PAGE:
China has been the world’s worst abuser of internet freedom for the fourth consecutive year, while Vietnam, Myanmar and Cambodia were not far behind, according to a Freedom House report published Tuesday.
In Freedom on the Net 2019: The Crisis of Social Media, the Washington-based independent watchdog organization evaluated 65 countries between June 2018 and May 2019, and found that 33 were on an “overall decline” in terms of internet freedom.
The study evaluated the 65 countries in terms of “obstacles to access,” “limits on content,” and “violations of user rights,” assigning each country a score between zero (least free) and 100 (most free).
Iceland was ranked first with a score of 95, with China coming in last with a score of 10. Vietnam (61st, with a score of 24) and Myanmar (47th with a score of 36) were classified as “not free” in the report. Cambodia (42nd, with a score of 43) was classified among countries that were “partly free.”
According to the report, “Censorship reached unprecedented extremes as the government enhanced its information controls in advance of the 30th anniversary of the Tiananmen Square massacre and in the face of widespread antigovernment protests in Hong Kong.”
It cited examples of government administrators closing down individual accounts on WeChat for allegedly “deviant” behavior such as “commenting on environmental disasters.”
The threat of account lockdown caused users to censor themselves or lose access to the platform, which has become necessary in everyday life in China, giving users access to services like transportation and banking.
The report emphasized that the policy “narrowed avenues for digital mobilization,” and “silenced online activism.”
China was also found to have increased its efforts to use online platforms to influence foreign political outcomes, including cyberattacks and information warfare linked to interference in the 2019 federal elections in Australia.
The report also cited China’s recruitment of operatives to monitor internet usage while reporting “problematic content and accounts” to the government as a violation of human rights.
In addition, the report brought up the issue of China’s role as a leader in the creation, use and transfer of social media surveillance tools. For example, Semptian, the Chinese developer of the Aegis surveillance system, boasts that it is currently monitoring 200 million people in China, which is one-fourth of all Chinese internet users.
Among Semptian’s products are a national firewall solution which is said to be as effective as China’s own “Great Firewall,” through with the government controls internet content in China.
The report also pointed out that companies that make and use these systems do so while working in close cooperation with the country’s intelligence agencies.
It points to one case of a researcher discovering a database used by law enforcement that contained social media profiles, messages and shared files of about 364 million users.
China also has access to user content and metadata, which it can use to identify and punish those who share content it doesn’t like.
The report cited a case from March 2019 when a member of the Uyghur Muslim minority from the Xinjiang Uyghur Autonomous Region (XUAR) was detained for three days because someone in his WeChat contacts list had “checked in” from Saudi Arabia.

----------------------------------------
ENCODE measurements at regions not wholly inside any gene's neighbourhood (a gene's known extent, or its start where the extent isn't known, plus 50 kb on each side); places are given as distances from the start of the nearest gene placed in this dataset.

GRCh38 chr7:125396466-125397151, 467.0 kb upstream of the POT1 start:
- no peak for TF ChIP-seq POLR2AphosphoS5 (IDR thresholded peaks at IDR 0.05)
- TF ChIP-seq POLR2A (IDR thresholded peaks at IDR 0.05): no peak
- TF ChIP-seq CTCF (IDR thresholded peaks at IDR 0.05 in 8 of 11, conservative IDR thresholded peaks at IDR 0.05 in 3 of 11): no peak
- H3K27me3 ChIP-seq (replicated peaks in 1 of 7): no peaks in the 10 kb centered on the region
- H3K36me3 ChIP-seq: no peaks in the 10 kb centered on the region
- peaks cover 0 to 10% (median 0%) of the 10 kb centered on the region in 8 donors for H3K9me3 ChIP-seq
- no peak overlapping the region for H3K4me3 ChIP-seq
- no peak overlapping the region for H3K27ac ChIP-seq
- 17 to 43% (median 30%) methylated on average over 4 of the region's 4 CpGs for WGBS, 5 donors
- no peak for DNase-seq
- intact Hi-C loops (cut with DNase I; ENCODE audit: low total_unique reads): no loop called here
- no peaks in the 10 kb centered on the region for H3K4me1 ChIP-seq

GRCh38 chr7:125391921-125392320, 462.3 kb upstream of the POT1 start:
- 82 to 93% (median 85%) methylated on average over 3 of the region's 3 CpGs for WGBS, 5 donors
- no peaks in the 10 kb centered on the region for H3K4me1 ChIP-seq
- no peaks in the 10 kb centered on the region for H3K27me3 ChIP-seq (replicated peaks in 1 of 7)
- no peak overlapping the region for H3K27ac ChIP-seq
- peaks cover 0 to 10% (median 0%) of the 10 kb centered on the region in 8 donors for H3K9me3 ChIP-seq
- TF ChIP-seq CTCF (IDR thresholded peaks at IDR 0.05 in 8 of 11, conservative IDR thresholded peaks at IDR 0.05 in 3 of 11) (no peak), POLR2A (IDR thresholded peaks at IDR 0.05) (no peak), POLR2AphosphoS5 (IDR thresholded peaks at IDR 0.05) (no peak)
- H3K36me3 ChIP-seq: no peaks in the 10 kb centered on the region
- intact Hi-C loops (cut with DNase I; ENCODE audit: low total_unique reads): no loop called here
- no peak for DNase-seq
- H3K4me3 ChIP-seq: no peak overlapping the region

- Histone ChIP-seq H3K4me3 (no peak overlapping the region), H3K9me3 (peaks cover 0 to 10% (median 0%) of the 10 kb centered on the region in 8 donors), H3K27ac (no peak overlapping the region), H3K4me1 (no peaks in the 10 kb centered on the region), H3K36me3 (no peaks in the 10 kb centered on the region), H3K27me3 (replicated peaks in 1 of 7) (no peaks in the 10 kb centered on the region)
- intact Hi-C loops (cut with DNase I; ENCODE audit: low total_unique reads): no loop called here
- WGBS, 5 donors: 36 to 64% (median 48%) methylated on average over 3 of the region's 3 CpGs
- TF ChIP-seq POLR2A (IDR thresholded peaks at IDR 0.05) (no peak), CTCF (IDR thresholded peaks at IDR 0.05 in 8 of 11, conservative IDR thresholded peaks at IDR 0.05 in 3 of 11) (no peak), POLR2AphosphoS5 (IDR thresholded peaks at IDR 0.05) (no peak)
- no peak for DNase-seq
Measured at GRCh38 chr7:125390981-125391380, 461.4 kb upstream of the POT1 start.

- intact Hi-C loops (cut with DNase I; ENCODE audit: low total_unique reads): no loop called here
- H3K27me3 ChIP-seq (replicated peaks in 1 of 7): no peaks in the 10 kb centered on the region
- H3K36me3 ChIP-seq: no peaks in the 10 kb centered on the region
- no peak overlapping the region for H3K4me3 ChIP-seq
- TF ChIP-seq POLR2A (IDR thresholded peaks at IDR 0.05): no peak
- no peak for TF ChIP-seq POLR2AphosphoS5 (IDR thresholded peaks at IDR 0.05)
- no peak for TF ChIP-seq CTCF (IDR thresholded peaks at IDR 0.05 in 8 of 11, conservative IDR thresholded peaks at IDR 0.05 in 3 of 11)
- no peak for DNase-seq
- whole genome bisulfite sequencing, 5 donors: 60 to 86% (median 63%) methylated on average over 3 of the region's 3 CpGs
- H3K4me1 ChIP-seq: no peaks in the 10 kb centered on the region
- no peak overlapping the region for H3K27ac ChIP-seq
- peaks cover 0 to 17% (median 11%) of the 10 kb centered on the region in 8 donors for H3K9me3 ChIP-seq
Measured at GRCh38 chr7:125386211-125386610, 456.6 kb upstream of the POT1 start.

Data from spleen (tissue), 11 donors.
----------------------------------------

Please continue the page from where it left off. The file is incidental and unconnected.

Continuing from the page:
Vietnam, Myanmar and Cambodia
While Vietnam, Myanmar and Cambodia were not mentioned in depth in the report itself, Freedom House’s website provided in-depth reports for each country in the study.
While Cambodia’s internet freedom score of 43 placed it in the “partly free” designation, it barely cleared 39-point-or-lower threshold of “not free.” Of 16 Asia-Pacific countries included in the study, Cambodia ranked 11th.
“In the run-up to the 2018 elections, independent news sites were blocked, and online activists were subjected to harassment and intimidation,” said Freedom House.
“Internet users continued to face pressure to remove content and reports of self-censorship online remained prevalent,” the NGO added.
The government also cracked down on dissent, using the law to detain or charge activists who had expressed political viewpoints online.
Behind Cambodia was Myanmar, ranked 12th in Asia, just below the partly free threshold.
“The military and ruling party continued manipulating online content, while users were hesitant to discuss sensitive topics such as gender, the mostly Muslim Rohingya ethnic group, or conflicts in Rakhine, Shan, and Kachin states,” the entry on Myanmar said.
“Worryingly, some individuals who criticized the government online faced prosecutions and even prison time under a range of laws, including the repressive Telecommunications Law,” it added.
During the coverage period of Freedom House’s study, Myanmar’s government did not restrict connectivity in the country, but the NGO pointed out that in June 2019, the government turned off the internet in parts of Rakhine and Chin States, affection more than a million users. As of October 2019 the restrictions were still in place, leaving 600,000 without access.
Vietnam, 15th in Asia, still had restrictions on internet freedom and the online spaces for activism and dissent became more limited.
“Despite widespread protests, the enactment of a draconian cybersecurity law led to more restrictions on the internet by giving the government greater surveillance and censorship powers,” said Freedom House.
Additionally, the group cited long sentences for expressing opinions online, suspensions of online media, and an enforced disappearance. There was also a “record number” of content erasures in Vietnam over the reporting period.
The trend observed by the study was that internet freedom is declining in all regions of the world. Only four countries—Iceland, Estonia, Canada, and Germany—scored 80 or above, with the United States garnering a score of 77.
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